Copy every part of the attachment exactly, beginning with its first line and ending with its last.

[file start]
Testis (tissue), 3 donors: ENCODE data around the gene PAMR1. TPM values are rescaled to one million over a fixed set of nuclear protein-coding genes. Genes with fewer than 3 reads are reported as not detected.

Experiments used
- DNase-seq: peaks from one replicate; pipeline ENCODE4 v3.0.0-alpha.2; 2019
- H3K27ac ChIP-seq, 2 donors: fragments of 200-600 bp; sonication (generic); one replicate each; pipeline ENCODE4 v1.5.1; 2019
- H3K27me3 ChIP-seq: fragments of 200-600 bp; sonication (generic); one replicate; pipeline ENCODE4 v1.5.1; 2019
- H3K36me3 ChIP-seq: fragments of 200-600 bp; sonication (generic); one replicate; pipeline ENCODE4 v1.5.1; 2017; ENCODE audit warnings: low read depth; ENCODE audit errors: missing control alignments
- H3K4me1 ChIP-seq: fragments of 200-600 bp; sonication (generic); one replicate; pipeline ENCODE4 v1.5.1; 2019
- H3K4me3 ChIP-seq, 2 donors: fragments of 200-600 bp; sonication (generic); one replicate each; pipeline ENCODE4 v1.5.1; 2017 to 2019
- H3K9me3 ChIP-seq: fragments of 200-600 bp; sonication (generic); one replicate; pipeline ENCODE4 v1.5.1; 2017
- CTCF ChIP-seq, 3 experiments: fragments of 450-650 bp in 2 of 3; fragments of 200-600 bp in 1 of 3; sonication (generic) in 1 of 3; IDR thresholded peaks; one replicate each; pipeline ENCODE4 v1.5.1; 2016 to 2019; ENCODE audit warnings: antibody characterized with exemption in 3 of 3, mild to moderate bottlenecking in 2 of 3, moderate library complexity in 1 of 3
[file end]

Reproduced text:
Testis (tissue), 3 donors: ENCODE data around the gene PAMR1. TPM values are rescaled to one million over a fixed set of nuclear protein-coding genes. Genes with fewer than 3 reads are reported as not detected.

Experiments used
- DNase-seq: peaks from one replicate; pipeline ENCODE4 v3.0.0-alpha.2; 2019
- H3K27ac ChIP-seq, 2 donors: fragments of 200-600 bp; sonication (generic); one replicate each; pipeline ENCODE4 v1.5.1; 2019
- H3K27me3 ChIP-seq: fragments of 200-600 bp; sonication (generic); one replicate; pipeline ENCODE4 v1.5.1; 2019
- H3K36me3 ChIP-seq: fragments of 200-600 bp; sonication (generic); one replicate; pipeline ENCODE4 v1.5.1; 2017; ENCODE audit warnings: low read depth; ENCODE audit errors: missing control alignments
- H3K4me1 ChIP-seq: fragments of 200-600 bp; sonication (generic); one replicate; pipeline ENCODE4 v1.5.1; 2019
- H3K4me3 ChIP-seq, 2 donors: fragments of 200-600 bp; sonication (generic); one replicate each; pipeline ENCODE4 v1.5.1; 2017 to 2019
- H3K9me3 ChIP-seq: fragments of 200-600 bp; sonication (generic); one replicate; pipeline ENCODE4 v1.5.1; 2017
- CTCF ChIP-seq, 3 experiments: fragments of 450-650 bp in 2 of 3; fragments of 200-600 bp in 1 of 3; sonication (generic) in 1 of 3; IDR thresholded peaks; one replicate each; pipeline ENCODE4 v1.5.1; 2016 to 2019; ENCODE audit warnings: antibody characterized with exemption in 3 of 3, mild to moderate bottlenecking in 2 of 3, moderate library complexity in 1 of 3